The smooth might well be the same.
26/07/2011 17:11:14
He says he's in north Lincs.
26/07/2011 15:42:59
As just a stab in the dark - is a limit switch triggered by any chance and you are using the correct printer port number within Mach 3?
Mach 3 needs to address the correct port, or nothing will move: Printer port info here:
My parallel port interface board (CNC4PC) needs a separate +5v power supply, which is taken from a spare USB port, or nothing moves.
Pin assignments need to be correct too, so make sure they are properly set as per the manual or whatever came with the machine.
Thread: Problem with digital vernier
25/07/2011 14:50:55
Does it zero OK and what does it read at say an inch or two of slips?
Thread: Getting your new mill home
20/07/2011 18:23:59
Yeah, a lovely bit of kit.
I witnessed similar scenes last weekend in Beeston.
Thread: The perfect ME Lathe
20/07/2011 00:10:52
The problem with a CNC lathe is that it's almost too easy to make complex shapes, that would otherwise take forever to do on our size of manual machine.
You could turn out ball-handles and Morse tapers by the million without even breaking into a sweat.
CNC really comes into its own on a milling machine and is perhaps the better parallel to your wife's automated sewing machine.
Not trying to hijack this thread, but here is a couple of videos of me going through the steps in CAD and CAM, of cutting a simple tyre with some writing 'embroidered' onto its sidewall.
Thread: Proxxon machine tools
19/07/2011 10:55:40
Could you run to a C3 mini-lathe from somewhere like Arceurotrade or Chester etc?
The advantage is their popularity and range of accessories. Commonly available tooling is a plus point too.
Thread: The perfect ME Lathe
18/07/2011 17:07:58
I'm in agreement with many of the suggestion that have already been made, but here's my list of desirables.
Variable speed, with a couple of pulley ratios for extra torque and quiet running. No stripping to replace the belt.
Easy provision for indexing the spindle to enable graduating etc.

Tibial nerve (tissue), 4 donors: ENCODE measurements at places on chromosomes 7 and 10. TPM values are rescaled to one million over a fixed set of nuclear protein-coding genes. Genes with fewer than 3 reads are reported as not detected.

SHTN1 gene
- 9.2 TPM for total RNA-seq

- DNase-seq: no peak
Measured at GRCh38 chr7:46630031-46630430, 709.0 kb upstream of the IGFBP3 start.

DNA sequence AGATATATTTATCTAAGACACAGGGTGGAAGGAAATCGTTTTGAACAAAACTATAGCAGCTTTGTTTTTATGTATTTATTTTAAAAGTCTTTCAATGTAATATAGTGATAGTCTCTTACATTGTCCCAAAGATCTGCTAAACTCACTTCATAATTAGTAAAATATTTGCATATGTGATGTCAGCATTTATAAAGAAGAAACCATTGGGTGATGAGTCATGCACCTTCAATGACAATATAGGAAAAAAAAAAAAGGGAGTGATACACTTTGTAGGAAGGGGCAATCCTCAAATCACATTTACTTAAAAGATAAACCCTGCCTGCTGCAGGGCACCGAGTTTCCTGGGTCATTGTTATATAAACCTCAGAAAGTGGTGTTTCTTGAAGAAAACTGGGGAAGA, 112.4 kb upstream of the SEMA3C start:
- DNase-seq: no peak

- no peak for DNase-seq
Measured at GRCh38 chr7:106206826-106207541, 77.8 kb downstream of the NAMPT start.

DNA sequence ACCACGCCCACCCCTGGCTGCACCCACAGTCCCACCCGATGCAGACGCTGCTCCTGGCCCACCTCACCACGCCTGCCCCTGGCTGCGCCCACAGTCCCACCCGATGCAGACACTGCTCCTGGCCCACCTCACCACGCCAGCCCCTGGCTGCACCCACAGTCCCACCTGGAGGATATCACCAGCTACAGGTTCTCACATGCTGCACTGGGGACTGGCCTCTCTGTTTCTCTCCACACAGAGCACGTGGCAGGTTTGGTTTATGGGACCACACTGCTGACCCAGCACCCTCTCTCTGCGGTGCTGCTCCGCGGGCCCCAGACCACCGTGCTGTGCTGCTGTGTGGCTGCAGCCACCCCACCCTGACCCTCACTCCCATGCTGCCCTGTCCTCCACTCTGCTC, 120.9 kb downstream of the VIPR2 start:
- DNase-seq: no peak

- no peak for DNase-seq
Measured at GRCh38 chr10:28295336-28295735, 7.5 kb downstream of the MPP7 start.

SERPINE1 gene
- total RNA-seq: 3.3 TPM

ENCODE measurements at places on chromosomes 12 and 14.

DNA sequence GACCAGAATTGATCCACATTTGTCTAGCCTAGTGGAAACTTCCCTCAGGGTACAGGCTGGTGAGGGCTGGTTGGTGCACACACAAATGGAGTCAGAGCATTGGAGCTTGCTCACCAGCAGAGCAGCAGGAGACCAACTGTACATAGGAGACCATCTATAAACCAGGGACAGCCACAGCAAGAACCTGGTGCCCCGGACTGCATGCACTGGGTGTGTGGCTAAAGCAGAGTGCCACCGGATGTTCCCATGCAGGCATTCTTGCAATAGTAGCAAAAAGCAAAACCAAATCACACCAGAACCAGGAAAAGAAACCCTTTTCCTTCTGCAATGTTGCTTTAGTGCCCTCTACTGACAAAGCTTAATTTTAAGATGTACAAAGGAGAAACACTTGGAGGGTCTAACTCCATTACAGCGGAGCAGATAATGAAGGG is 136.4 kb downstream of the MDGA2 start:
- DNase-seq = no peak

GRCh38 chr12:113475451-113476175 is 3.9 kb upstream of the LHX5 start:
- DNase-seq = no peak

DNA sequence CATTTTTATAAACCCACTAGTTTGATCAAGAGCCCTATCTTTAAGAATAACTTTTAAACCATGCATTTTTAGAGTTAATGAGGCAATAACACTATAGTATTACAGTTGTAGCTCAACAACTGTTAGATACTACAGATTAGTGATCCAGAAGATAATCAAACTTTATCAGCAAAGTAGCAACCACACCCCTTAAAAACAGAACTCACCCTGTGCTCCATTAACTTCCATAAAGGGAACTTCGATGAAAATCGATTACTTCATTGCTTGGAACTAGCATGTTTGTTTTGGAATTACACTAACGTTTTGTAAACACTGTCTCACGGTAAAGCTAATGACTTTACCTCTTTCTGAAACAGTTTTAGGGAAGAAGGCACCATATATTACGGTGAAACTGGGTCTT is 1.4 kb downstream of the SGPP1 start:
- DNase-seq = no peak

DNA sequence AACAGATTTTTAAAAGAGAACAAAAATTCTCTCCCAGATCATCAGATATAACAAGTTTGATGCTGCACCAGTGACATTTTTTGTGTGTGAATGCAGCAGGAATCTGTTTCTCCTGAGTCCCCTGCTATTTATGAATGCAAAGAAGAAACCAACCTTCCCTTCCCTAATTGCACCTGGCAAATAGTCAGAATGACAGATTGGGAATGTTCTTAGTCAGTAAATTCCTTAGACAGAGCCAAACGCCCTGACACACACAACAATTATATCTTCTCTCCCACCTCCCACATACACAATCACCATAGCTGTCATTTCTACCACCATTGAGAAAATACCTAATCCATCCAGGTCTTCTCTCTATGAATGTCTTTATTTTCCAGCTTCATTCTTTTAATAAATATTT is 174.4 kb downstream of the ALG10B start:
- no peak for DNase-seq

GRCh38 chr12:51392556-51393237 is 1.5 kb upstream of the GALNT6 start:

Camlock spindle (or even 3 stud fixing if easily accessible), with big bore.
Lever operated (or rack drive) tailstock quill with camlock clamp of tailstock to the bed.
Electronic leadscrew/feedshaft that replaces the gearbox and change wheels, to allow for any thread pitch, plus power cross-feed.
Substantial Inverted (hardened) Vee-bed, designed as far as possible to shrug off swarf from the ways. Plenty of saddle surface area in contact with the bed for low wear.
Tee-slotted (along its length) cross slide with top slide that has a long travel, with nice, meaty gib strips - taper type if possible.
The Sieg C4 seems to be going in the right direction - if only it were a little larger.
Thread: I need a mill ? Manual or CNC??
18/07/2011 12:15:15
CamBam is vastly more adaptable than Cut2D for similar money - not as pretty to look at maybe, but capable of doing much, much more.
Thread: What happened to the Myford sale thread?
16/07/2011 19:34:46
Yes David. It's just another case of the productive working man being dragged down by the multitude of officials, pen-pushers and all the other 'qualified-up-to-their-eyeballs', hangers on.
Thread: Bevel Gear
11/07/2011 09:52:27
If it's an indexing turret, why does it need to be geared?
Most skilled people I know would shy away from making a bevel gear, so it's manufacture should not to be undertaken in too casual a manner
Can you tell us a bit more about your device to give our collective brain something to ponder over?
Thread: I need a mill ? Manual or CNC??
10/07/2011 00:06:55
You had better start learning CAD/CAM then Edmund
Thread: No 4407 More Errors
10/07/2011 00:01:50
As a little test, I've roughly scaled the drawing to the 50mm reference line and overlayed a few arcs and lines with their actual dimensions and some are pretty far out, as can be seen in the picture.
The large arc is ok, but the smaller one is not so good when compared to the theoretically correct one I've put in.
The 21mm measurement is miles out, as is the 39mm one.
I know we don't scale from the drawing, but it should bear a closer resemblance to reality than this one appears to.

09/07/2011 15:39:28
I get that angle at 77 degrees by tracing over it.